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Pocket Map of Central California

By “the greatest map publisher of the Pacific Coast”

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325.     [MAP]. KNIGHT, W[illia]m Henry. Bancroft’s Map of Central California Compiled by Wm. Henry Knight. Published by H.H. Bancroft & Co. 609 Montgomery St. San Francisco 1869. References Finished Railroads Projected Wagon Roads [lower left above neat line] Entered according to Act of Congress in the Year 1868, by H.H. Bancroft & Co., in the Clerk’s Office of the District Court of the United States for the District of California [below neat line] The Map of Central California is published in pocket form. Price 50 cents. J. & R. Mc. Clellan N.Y. San Francisco: H.H. Bancroft & Co., 1869. Lithograph map on bank note paper, original full pastel color (counties in yellow, green and pink; bodies of water in blue), neat line to neat line: 29.5 x 24.3 cm; map image and text below: 29.8 x 24.3 cm; overall sheet size: 32.2 x 27 cm, scale 12 miles to an inch, relief shown by hachure and spot heights, features including drainage, completed and projected railroads, mining camps, etc., folded into pocket covers (12 x 7.5 cm), original dark green cloth on heavy card stock, beige printed label (Bancroft’s Map of Central California), inside cover with printed List of Maps Published by H.H. Bancroft & Company, Booksellers and Stationers. 809 Montgomery St., and 607-617 Merchant St., San Francisco. Minor wear to fragile pocket covers, label moderately browned and rubbed (minor loss to border around title). Other than two minute pinholes, the map itself is just about perfect—crisp and clean with excellent color retention. Label bears the contemporary hand ink stamp of C. Black, Bookseller, S. Montgomery St., San Francisco.

     First edition? Rumsey 4106 (not yet described or illustrated). Rumsey (5184) fully describes the subsequent 1871 edition: “The title of the map on the cover calls it ‘revised and enlarged’ which means larger than the 1869 issue of the map that showed the San Francisco Bay area and the country west [i.e., east] to Sacramento, north to southern Lake County and south to Santa Cruz.”

     Although the present map is not within the scope of Wheat, he lists many Bancroft-Knight maps, and briefly mentions the present map and its 1871 revised and enlarged edition (Mapping the Transmississippi West, Vol. V, Part 2, p. 273). In addition to the well-known books that surged from H.H. Bancroft’s extraordinary “history factory” in San Francisco, Bancroft also published maps. Wheat dismisses the firm’s earliest map, which appeared in 1858, but enthuses about the advanced maps it produced once William H. Knight joined the Bancroft team as manager of the publishing department. “‘Bancroft’s Map of the Pacific States,’ compiled by William H. Knight and published by H.H. Bancroft & Co. at San Francisco early in 1863 [sic; cf. Sabin 38131]. Bancroft’s, in scope, was probably the most important map yet produced by a publisher of the Pacific coast. Some extraordinarily fine maps of California had been issued on the Pacific shore during the previous decade, but nothing comparable in geographic reach to the map William H. Knight compiled for H.H. Bancroft…. Knight traveled overland to California in 1859, and next year entered the employ of H.H. Bancroft. By December, 1860…he had begun his labors on both the Hand-Book Almanac for the Pacific States and on ‘a map to accompany the Hand-Book’…. Knight’s map [of the Pacific States] belongs to the supreme category, the cartographical landmarks.” (Wheat, Vol. V, Part 1, pp. 70 et seq). Wheat further comments in the same volume (p. 104): “The great ‘Map of the Pacific States,’ originated in 1863 by William H. Knight, proliferated in 1864 into a whole family of notable maps, automatically establishing the rising H.H. Bancroft house as the greatest map publisher of the Pacific Coast. So large in size are these maps and so overflowing with detail, it is utterly impossible to describe their minutiae. The student must go to the maps themselves—which indeed is a gospel this study of Western cartography has preached from the outset.” For more on Knight, see Wheat (Vol. V, Part I, pp. 18-19) and Cohen, Mapping the West, pp. 180-182.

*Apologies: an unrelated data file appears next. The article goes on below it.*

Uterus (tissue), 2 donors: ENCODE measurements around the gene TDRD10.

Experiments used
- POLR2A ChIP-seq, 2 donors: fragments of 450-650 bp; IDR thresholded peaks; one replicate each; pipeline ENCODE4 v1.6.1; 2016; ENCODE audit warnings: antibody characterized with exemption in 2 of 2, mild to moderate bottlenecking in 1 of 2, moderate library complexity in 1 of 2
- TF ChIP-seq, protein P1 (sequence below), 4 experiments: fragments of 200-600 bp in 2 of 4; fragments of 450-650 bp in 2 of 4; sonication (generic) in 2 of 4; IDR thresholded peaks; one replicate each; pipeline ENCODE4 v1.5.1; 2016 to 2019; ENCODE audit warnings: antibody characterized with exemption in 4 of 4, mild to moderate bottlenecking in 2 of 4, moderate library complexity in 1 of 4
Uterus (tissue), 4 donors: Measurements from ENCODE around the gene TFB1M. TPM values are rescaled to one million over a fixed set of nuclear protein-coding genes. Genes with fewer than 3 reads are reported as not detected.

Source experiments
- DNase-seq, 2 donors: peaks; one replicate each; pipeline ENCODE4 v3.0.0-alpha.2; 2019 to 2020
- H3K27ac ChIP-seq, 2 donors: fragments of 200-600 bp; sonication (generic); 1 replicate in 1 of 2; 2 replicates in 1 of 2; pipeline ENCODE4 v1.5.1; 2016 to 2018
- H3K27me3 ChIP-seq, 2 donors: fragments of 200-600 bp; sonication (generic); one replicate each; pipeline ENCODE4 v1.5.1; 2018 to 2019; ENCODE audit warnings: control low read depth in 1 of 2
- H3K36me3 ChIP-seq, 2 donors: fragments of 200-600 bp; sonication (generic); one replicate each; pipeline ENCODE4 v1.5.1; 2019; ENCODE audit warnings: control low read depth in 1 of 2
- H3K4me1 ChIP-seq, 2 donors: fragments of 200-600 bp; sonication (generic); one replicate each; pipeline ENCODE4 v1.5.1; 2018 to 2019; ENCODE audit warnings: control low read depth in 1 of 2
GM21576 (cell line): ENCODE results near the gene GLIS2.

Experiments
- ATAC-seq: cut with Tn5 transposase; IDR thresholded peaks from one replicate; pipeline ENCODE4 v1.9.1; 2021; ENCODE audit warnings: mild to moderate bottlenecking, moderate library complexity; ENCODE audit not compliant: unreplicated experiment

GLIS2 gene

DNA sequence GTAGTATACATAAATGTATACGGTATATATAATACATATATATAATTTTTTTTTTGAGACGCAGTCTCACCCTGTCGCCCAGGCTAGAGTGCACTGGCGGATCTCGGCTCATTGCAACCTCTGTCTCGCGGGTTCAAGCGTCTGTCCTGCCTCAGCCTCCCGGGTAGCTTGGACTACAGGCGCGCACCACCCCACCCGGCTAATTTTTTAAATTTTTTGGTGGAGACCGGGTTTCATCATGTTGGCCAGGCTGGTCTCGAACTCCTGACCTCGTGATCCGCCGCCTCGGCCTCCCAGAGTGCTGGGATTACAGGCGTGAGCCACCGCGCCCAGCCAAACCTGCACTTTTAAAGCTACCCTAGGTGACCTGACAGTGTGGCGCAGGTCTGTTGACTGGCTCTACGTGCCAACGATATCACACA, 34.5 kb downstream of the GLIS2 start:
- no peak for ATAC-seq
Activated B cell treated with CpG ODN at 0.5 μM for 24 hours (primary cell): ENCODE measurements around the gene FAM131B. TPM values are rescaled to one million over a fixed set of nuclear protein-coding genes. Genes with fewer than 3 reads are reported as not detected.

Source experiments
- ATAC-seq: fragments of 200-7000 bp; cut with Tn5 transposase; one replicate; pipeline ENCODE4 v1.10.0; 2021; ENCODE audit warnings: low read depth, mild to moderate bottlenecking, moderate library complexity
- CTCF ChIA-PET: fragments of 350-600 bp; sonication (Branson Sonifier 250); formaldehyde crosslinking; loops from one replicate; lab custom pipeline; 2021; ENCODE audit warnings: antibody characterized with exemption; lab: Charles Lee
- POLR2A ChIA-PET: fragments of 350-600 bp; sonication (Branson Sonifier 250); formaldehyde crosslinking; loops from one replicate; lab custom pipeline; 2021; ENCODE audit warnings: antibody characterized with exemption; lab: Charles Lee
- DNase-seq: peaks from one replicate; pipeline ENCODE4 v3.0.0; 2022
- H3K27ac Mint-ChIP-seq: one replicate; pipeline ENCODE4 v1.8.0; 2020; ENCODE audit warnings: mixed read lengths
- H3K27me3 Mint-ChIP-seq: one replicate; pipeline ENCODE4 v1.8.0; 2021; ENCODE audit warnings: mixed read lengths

Wheat (Vol. V, Part 2, pp. 272-273) discusses the proclivity of the Bancroft publishing house to recycle the 1863 (and subsequent editions) of Bancroft’s Map of the Pacific Coast into smaller regional maps. But the present map of Central California is not a mere repetitive spinoff job hacked from the larger map of the Pacific Coast. Comparing the present map to Rumsey’s 1867 edition of the larger Pacific map, substantial changes can be seen, such as the addition of more towns (e.g., Hayward) and more detailed geographical features. The present map underwent revision and enlargement in its 1871 incarnation, as noted by Rumsey (5154). It is smaller and extends east to Stockton, north to southern Lake County, and south to Santa Cruz. The 1871 version shows a larger extent of territory, east to Virginia City in Nevada and north to Fort Bragg.


Sold. Hammer: $4,000.00; Price Realized: $4,800.00

Auction 22 Abstracts

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